Like William Nylander and Auston Matthews, Mitch Marner projects a light-hearted vibe in his TV ad that runs during Maple Leaf games, whoops it up in warmups with stick tricks for the camera, then flies into the tunnel to show he’s ready to rock.
But oh brother there’s a disconnect between those fan-friendly antics and what transpires after O Canada.
Where Nylander had a point in his first 17 games (nearly single-handedly making the Global Series in Stockholm a team success) and we’ll cut Matthews some slack for staying near the league goal lead despite just one in his past seven, it’s getting harder for Marner to keep smiling.
Puck moving creativity is his calling card, so having no goals the past seven games, tying his longest dry spell in last year’s 99-point regular season, is not the main concern. But the right winger is having issues staying on the same page with linemate Matthews and with Nylander, John Tavares and whoever’s got point duty on the first power play.
In weekend losses to Chicago and Pittsburgh, the Leafs vaunted unit was blanked twice for the first time in consecutive games all season, going 0-for-5. When all else fails, the Leafs ability to score their way out of trouble must be retained, but Marner looked pained a couple of times Saturday and not just because of a hard shot block off of his foot.
Coach Sheldon Keefe owes part of his and the club’s success to Marner’s consistency, 574 points, higher than any of their Core Four forwards. Thus, he can get sensitive when pressed about Marner’s current struggles.
“We’ll stay building our group and building our game, but let’s not pile on the negatives here,” Keefe told the media when Marner’s woes were raised again after the 3-2 Pittsburgh loss.
“One of the main reports I get before every game I’m reading is our 5-on-5 scoring this season. At the top of the list is Mitch, a guy who we say hasn’t played his best hockey and has all the hardest match-ups every single night, yet is at the top of our team.”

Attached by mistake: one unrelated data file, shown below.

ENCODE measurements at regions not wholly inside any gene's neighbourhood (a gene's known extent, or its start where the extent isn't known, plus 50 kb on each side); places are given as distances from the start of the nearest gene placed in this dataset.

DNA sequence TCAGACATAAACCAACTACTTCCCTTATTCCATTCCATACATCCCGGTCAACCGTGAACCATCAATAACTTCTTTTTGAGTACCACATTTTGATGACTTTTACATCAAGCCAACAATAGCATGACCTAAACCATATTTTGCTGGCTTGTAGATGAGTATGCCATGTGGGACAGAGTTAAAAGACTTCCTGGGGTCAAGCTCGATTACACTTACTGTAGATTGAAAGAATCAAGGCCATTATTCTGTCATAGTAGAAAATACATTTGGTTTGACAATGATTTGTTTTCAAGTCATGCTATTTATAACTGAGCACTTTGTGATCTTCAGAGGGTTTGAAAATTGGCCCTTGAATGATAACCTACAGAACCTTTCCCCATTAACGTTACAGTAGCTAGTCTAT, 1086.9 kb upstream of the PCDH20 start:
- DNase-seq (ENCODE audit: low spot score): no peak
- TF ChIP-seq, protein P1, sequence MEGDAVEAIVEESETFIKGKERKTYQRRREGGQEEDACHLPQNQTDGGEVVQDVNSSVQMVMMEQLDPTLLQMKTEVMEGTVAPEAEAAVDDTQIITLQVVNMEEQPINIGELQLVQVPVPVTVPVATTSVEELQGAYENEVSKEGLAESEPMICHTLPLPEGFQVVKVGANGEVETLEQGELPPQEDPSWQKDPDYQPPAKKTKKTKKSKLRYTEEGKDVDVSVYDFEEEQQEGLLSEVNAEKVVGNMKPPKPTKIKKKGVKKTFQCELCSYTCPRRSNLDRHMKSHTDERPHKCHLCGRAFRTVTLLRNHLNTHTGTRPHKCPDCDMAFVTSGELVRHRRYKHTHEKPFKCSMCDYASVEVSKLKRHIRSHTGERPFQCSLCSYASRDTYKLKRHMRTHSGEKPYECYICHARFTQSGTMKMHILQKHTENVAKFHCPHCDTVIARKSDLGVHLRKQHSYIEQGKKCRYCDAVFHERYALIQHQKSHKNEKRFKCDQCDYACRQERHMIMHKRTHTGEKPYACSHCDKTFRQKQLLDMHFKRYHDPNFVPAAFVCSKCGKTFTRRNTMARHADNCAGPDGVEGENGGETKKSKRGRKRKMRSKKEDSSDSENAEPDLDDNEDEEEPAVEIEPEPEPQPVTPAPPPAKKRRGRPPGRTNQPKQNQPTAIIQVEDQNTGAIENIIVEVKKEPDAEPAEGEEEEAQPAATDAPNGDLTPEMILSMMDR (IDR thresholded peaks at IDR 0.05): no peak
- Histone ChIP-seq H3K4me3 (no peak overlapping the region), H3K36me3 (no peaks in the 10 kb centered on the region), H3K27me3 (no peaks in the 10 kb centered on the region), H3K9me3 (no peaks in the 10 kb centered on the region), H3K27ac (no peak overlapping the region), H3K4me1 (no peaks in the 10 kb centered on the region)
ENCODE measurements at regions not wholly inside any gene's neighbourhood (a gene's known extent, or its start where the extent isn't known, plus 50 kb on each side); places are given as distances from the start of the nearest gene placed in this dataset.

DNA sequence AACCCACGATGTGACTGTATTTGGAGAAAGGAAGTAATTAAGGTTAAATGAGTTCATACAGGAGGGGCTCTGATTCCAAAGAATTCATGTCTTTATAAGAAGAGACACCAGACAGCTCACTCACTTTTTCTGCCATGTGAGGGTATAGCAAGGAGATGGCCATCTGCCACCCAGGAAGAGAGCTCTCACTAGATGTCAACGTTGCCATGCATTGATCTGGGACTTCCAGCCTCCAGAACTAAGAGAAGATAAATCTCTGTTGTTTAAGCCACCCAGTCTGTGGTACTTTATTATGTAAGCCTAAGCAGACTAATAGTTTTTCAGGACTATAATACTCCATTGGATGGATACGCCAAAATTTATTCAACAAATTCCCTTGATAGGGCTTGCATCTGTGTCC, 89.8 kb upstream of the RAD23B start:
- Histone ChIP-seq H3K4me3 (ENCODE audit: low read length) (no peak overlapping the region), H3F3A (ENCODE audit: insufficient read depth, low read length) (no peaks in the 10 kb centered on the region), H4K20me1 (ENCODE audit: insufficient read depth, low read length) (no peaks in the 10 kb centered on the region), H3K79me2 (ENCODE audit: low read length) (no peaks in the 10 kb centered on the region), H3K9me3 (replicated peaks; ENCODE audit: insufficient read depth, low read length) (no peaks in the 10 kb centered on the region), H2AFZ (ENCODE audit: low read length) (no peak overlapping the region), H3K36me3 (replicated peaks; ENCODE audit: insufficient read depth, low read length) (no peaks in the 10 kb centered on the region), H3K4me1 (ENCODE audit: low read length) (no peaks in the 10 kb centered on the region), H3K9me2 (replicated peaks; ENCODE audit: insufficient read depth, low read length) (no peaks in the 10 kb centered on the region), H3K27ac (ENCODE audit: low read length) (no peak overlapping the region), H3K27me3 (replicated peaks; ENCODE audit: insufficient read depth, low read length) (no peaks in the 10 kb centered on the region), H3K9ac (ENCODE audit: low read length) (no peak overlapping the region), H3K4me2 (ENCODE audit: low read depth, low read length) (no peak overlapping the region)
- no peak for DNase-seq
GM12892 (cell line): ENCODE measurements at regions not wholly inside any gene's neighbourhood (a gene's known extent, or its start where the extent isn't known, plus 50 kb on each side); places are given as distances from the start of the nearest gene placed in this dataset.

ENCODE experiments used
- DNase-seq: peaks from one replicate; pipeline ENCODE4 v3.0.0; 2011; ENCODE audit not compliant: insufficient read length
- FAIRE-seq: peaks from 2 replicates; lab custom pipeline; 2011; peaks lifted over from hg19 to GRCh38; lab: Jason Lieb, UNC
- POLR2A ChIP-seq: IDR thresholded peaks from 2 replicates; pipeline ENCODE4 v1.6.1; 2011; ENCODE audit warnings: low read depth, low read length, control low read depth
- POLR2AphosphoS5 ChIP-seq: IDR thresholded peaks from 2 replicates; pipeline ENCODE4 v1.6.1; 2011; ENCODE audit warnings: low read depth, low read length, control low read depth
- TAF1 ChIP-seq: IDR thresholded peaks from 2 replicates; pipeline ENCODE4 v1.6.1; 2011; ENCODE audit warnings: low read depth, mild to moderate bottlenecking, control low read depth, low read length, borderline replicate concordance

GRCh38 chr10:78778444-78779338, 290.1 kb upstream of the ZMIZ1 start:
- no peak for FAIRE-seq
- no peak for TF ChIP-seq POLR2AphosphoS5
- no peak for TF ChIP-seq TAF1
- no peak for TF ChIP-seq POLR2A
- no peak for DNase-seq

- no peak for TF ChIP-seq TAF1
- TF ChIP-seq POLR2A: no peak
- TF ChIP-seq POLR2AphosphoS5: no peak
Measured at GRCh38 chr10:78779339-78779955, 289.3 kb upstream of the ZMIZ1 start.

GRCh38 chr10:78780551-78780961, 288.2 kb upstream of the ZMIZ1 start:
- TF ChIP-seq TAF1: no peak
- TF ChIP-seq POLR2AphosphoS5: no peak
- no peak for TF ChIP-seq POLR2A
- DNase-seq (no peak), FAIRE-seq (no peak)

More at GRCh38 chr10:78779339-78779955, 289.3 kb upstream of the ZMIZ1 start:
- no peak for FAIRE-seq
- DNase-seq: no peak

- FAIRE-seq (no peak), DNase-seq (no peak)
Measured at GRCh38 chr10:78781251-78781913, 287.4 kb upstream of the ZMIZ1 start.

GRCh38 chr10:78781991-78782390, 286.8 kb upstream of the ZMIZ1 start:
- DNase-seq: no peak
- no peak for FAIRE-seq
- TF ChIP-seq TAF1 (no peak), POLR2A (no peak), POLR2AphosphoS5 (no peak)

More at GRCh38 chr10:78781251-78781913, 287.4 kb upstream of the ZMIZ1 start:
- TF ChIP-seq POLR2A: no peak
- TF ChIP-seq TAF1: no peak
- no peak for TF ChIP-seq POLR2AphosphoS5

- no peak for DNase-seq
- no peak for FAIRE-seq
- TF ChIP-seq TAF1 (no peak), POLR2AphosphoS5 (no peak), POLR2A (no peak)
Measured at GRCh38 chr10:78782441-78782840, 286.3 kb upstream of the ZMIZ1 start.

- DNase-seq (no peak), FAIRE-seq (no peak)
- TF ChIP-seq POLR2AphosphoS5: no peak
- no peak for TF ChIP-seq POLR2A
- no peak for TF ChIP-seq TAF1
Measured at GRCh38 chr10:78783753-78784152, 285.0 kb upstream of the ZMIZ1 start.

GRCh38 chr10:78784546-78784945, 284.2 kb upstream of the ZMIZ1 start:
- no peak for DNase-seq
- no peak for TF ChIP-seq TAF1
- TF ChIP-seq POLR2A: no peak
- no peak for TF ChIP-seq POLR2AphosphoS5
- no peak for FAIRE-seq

Subtracting Marner’s seven power play points leaves him with 13 at even strength through 19 games. The same math applied to Nylander, who also has a short-handed goal, puts him at 16 points at 5-on-5 so Keefe might be referencing finite internal analytics for Marner’s puck possession, chances generated and so forth.
Marner was not made available to media after the Pittsburgh game.
“It’s interesting how it all works out,” Keefe said. “We’re getting all sorts of questions about these guys and you know we’d all agree they could play better, they set such a high standard. Yet here we are.
“I thought the top line (Marner, Matthews and Matthew Knies, who scored) was good. They had plenty of jump, they were on the attack. I have no issues with them.”
Some consideration, however, must go into splitting up Marner and Matthews if this joint decline continues, perhaps as early as this week with three games at home. Marner and the down-low cycle Tavares generates have meshed before and the potential for Nylander’s speed and dazzling moves in harmony with Matthews’s shot could increase a tandem that already accounts for nearly 40% of Toronto’s offence.
The drop in Marner’s production is more noticeable after the scrutiny of this weekend when Matthews and Nylander were held off the board, too. And while noteworthy on Saturday that Tyler Bertuzzi, part of Brad Treliving’s signings to put his own stamp on the Leafs, had the game-opening goal against predecessor Kyle Dubas’s Penguins and Noah Gregor almost scored short-handed, it was ex-Leaf Noel Acciari whom Dubas retained in Pittsburgh as a UFA who had the bigger impact.
Of the Treliving newcomers up front, Max Domi has yet to score (11 assists), though Ryan Reaves did click in Chicago. While having Reaves back in the lineup against the physical Florida Panthers on Tuesday is an option, that would mean call-up Bobby McMann sits a third straight game after Keefe sat both he and Reaves in Pittsburgh to use seven defencemen.